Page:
49,000 Striking Auto Workers Should Vote No on “Two-Tier.” Here’s Why.

Jane Slaughter

GM got bailed out. Now, striking auto workers are saying it's their turn. (Photo by Bill Pugliano/Getty Images)

Auto work­ers on strike since mid­night at Gen­er­al Motors are between a rock and a hard place — a huge­ly prof­itable com­pa­ny mak­ing out­ra­geous demands for con­ces­sions and a union lead­er­ship that made no plan for win­ning a strike and has not even told mem­bers what they’re going out for. Pick­et signs say sim­ply UAW on Strike.”

Over the last decades many oth­er unions have taught them­selves how to do con­tract cam­paigns and strikes, with mem­bers on board from the get-go. But to look at the UAW’s con­fronta­tion with GM this week, you’d think none of that expe­ri­ence had ever happened.

Not a but­ton was dis­trib­uted in the plants. Mem­bers heard not a word from lead­ers about bar­gain­ing goals. There was no sur­vey of the mem­ber­ship, no con­tract action teams, no bar­gain­ing bul­letins to keep mem­bers in the loop. No prac­tice pick­et­ing,” no turn-down of over­time, no out­reach to the pub­lic, no open bargaining.

As they have for decades, UAW offi­cials played their cards close to the vest, with only man­age­ment allowed a peek. Mem­bers knew only what they read in the media, explained mate­ri­als han­dler Sean Craw­ford in Flint.

And yet 49,000 UAW mem­bers are angry enough with GM’s arro­gance and down­right oppres­sion that they are ready to strike.


Local 598 in Flint broke the embar­go when it report­ed that GM wants mem­bers to pay more for health insur­ance and is offer­ing a less-than-infla­tion raise. Worse, it wants no move­ment on its odi­ous tiered sys­tem that has flood­ed the plants with low­er-paid out­side con­trac­tors, a sub­sidiary called GM Sub­sys­tems, and temps — GM employ­ees with no rights.

Beth Baryo, a for­mer temp and now an in pro­gres­sion” (sec­ond-tier) work­er in Bur­ton, Michi­gan, said that temps are allowed to miss only three days of work per year, unpaid, with advance approval, and can be forced to work sev­en-day weeks.

At the GM Tech Cen­ter where she works, out­side Detroit, said Jessie Kel­ly, there are 1,300 work­ers employed by GM and 550 employed by Ara­mark, doing work that used to be GM workers’.

GM was bailed out by tax­pay­ers to the tune of $50 bil­lion in 2009. It made over $8 bil­lion in prof­its last year, while pay­ing no fed­er­al income tax­es yet gift­ing CEO Mary Bar­ra $22 mil­lion. For GM to demand con­ces­sions from its over­worked employ­ees now is a sign that it thinks the UAW is an easy foe.

After all, UAW Pres­i­dent Gary Jones may be dis­tract­ed. His house and that of for­mer Pres­i­dent Den­nis Williams were both searched by the FBI August 28. Jones’ top lieu­tenant before he became pres­i­dent, Vance Pear­son, was charged with using union funds for per­son­al lux­u­ries, and it’s wide­ly believed that Jones and Williams will be next. Pear­son was the sixth UAW offi­cial to be recent­ly charged or con­vict­ed of graft.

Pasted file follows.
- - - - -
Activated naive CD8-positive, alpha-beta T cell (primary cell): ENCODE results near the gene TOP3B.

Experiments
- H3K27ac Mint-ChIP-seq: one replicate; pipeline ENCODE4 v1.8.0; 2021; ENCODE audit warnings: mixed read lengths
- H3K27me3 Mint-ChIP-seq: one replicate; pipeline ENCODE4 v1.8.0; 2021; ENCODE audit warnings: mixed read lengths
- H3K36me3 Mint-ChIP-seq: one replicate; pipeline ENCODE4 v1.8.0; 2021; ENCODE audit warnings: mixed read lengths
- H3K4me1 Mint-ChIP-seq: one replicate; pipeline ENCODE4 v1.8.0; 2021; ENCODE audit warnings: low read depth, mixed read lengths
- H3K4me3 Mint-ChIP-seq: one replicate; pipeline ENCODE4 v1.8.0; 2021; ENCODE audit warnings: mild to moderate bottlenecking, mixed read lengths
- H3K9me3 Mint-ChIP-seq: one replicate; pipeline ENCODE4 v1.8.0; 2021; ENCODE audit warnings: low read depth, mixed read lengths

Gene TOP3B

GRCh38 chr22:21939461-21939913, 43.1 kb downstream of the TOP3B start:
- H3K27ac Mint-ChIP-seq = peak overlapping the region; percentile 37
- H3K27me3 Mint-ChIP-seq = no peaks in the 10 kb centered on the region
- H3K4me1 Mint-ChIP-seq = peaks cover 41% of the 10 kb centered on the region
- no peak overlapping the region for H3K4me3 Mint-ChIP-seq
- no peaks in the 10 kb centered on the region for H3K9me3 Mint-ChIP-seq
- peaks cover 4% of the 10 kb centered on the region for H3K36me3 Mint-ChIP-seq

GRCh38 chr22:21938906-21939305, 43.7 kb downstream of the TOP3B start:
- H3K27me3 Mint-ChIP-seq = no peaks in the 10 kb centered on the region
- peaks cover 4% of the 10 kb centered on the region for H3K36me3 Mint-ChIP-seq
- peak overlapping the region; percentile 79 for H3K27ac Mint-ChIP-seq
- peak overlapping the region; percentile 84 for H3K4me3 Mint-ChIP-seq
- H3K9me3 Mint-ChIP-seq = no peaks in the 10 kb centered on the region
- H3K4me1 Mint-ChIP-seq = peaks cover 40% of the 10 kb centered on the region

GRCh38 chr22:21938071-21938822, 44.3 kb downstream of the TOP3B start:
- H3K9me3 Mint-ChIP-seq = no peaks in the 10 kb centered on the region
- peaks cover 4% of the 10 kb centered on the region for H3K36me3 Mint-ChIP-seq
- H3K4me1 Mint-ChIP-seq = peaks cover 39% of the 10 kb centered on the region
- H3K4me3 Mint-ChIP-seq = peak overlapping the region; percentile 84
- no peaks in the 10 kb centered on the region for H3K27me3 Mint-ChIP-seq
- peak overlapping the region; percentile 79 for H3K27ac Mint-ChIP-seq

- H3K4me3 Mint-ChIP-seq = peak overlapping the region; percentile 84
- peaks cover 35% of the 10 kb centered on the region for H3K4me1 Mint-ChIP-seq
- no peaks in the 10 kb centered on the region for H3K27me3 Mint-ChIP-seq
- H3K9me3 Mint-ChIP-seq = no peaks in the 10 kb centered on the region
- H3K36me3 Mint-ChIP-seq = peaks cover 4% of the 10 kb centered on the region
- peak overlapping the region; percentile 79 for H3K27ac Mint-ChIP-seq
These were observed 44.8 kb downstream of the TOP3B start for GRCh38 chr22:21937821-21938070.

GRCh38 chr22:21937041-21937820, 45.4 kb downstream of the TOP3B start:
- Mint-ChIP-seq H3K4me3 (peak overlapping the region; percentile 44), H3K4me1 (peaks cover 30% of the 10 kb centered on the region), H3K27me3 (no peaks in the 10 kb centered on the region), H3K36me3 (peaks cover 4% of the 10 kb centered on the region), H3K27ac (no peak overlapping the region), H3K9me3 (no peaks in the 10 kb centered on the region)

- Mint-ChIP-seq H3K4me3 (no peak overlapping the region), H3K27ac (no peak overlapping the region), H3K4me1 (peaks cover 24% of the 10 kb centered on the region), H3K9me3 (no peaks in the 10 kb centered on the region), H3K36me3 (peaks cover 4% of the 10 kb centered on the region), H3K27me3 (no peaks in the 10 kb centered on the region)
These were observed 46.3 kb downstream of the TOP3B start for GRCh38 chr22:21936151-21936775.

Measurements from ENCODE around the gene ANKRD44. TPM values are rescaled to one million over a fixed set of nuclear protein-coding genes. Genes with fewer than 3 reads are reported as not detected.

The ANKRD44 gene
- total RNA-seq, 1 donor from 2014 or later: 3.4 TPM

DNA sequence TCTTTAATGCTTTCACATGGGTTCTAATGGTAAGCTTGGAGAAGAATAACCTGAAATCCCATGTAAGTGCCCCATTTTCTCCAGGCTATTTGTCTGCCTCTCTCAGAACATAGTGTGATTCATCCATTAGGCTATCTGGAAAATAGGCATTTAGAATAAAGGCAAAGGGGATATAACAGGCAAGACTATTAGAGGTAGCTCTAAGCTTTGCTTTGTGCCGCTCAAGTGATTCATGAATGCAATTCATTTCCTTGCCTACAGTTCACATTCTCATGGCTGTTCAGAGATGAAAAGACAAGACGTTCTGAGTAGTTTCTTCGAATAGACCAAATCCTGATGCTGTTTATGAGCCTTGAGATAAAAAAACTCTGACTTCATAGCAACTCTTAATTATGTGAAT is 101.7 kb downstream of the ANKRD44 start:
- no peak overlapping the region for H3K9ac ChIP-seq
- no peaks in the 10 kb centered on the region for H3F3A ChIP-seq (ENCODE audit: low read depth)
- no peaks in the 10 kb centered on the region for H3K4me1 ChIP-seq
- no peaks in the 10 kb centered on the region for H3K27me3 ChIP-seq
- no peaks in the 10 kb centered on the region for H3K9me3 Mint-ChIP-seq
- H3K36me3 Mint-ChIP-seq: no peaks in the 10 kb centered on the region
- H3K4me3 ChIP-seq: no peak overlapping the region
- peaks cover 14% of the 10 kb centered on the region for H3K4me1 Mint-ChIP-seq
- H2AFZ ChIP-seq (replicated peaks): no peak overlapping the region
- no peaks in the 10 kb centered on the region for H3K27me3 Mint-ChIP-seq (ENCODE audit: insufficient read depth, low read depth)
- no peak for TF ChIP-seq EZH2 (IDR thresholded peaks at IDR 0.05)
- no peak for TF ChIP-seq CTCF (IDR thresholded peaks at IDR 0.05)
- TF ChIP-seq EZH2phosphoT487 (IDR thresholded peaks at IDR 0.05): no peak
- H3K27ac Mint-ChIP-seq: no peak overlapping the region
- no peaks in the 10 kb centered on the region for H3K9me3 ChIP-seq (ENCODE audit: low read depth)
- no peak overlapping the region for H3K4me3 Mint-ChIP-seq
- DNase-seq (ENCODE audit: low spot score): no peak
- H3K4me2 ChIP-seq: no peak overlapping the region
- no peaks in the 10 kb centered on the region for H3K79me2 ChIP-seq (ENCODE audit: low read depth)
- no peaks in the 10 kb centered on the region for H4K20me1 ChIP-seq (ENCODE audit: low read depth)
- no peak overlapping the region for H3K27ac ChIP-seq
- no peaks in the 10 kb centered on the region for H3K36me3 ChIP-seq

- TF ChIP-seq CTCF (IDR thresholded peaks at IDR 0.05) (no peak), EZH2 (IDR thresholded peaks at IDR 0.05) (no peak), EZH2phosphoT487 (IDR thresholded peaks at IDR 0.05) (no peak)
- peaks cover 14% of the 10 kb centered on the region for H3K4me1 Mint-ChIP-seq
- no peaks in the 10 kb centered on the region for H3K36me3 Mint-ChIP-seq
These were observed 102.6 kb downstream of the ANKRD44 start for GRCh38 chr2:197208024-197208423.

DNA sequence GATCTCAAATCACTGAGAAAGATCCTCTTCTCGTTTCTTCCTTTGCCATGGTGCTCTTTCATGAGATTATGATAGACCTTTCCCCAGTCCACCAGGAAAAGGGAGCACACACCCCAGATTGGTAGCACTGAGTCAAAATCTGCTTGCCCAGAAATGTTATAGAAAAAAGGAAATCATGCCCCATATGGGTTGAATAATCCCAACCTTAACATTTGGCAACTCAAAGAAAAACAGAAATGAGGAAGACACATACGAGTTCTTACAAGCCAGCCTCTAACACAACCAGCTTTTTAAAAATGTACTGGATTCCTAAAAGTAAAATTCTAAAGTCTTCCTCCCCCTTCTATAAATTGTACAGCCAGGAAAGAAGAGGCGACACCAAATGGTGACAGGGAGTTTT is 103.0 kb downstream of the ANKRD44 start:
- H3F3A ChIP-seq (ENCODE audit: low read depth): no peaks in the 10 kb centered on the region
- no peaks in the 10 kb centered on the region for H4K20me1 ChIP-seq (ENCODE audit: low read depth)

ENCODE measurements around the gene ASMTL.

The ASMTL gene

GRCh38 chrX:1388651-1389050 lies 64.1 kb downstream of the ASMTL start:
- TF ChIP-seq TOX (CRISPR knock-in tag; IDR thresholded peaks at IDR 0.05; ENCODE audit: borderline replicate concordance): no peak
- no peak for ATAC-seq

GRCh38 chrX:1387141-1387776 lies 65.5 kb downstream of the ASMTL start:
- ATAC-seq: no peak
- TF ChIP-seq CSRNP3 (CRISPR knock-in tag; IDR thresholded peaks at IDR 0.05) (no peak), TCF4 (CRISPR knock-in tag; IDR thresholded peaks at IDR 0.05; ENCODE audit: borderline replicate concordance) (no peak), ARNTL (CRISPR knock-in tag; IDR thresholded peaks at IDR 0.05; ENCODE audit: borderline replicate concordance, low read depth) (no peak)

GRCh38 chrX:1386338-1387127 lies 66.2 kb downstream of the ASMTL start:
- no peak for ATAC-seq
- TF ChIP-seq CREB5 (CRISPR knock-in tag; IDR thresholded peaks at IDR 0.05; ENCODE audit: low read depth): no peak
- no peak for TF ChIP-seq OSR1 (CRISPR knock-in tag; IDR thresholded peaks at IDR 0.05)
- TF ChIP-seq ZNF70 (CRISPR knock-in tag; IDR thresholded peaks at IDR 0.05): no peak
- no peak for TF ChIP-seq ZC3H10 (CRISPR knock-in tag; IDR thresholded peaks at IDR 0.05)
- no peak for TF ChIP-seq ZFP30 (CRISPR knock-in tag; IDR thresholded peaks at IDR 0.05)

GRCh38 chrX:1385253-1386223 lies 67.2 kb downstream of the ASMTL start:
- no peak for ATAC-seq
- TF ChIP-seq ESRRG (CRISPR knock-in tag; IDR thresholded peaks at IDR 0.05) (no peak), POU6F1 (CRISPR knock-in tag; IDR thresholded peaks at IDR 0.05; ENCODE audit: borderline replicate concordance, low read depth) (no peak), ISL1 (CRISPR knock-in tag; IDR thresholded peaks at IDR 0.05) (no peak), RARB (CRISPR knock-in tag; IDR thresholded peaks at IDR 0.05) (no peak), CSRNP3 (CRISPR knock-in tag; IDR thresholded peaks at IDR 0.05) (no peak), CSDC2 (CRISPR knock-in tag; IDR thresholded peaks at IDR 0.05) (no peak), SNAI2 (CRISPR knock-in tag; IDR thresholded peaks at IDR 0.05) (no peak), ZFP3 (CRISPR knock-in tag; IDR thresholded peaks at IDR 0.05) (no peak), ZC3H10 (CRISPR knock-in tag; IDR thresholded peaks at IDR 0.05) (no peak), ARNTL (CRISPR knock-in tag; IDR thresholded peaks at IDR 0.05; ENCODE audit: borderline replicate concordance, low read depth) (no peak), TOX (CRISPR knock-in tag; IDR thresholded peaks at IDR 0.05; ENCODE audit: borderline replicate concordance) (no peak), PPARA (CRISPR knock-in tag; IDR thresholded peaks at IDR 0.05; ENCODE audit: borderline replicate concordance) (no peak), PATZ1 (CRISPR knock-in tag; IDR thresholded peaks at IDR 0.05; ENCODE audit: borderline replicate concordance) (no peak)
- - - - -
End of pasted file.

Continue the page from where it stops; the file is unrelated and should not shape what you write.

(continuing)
Craw­ford said as the strike kicked off, Yes, the UAW is cor­rupt. It’s dis­gust­ing beyond belief. But this is not about them. It’s about us. We can and will clean house. But we have a more imme­di­ate fight on our hands right now.”

Kel­ly too want­ed to ral­ly the troops against GM: If some­body in the union abused their pow­er, their future is already set out for them. Ours is not, ours is up in the air. All we can do is be there for each oth­er because if we lose sight… GM will win because we were focus­ing on the wrong fight right now.”

Mitch Fox, now at Romu­lus Engine, his third GM plant after shut­downs and lay­offs, is sick­ened by the cor­rup­tion. He hopes lead­ers’ dis­re­pute could be a motive for the strike: With every­thing that’s going on, maybe they’ll try hard­er to gain our respect back; hope­ful­ly that’s the plan.”

But if past con­tracts are an indi­ca­tion, the pact Jones nego­ti­ates is sure to be weak.


With top lead­ers dis­cred­it­ed but refus­ing to step away, GM strik­ers have just one tool to use between their rock and their hard place: their right to vote no. They can do what Chrysler work­ers did in 2015: orga­nize to turn down a con­tract that enshrined the two-tier system.

In 2015 rank-and-file Chrysler work­ers, with no union sup­port, made leaflets and T‑shirts, cre­at­ed Face­book groups to share their sto­ries, and ral­lied out­side infor­ma­tion­al meetings.

They did what no one thought pos­si­ble in the UAW and vot­ed Williams’s offer down 2 – 1, over­com­ing his defi­ant dec­la­ra­tion that end­ing two-tier is bull­shit!” and win­ning a par­tial vic­to­ry. The offer was improved, estab­lish­ing a grow-in for sec­ond-tier work­ers to full pay (though still with­out pen­sions or the same health care plan).

Soon after the Chrysler vote, per­haps embold­ened by the no” vote at Chrysler, GM skilled trades work­ers reject­ed their pact as well, by almost 60 per­cent, win­ning some improve­ments. (Pro­duc­tion work­ers vot­ed yes by 58 percent.)

In 2015 what the automak­ers did with one hand they took away with anoth­er, though — a less-noticed pro­vi­sion also increased the use of temps.

I’m vot­ing no on any con­tract pro­pos­al that doesn’t give a path­way to equal­i­ty for every GM/ UAW mem­ber,” said Craw­ford. This is a sacred prin­ci­ple. It is the very mean­ing of the word union. This oppor­tu­ni­ty might not come again.”

This sto­ry first appeared at Labor Notes.
Jane Slaugh­ter works for Labor Notes in Detroit.
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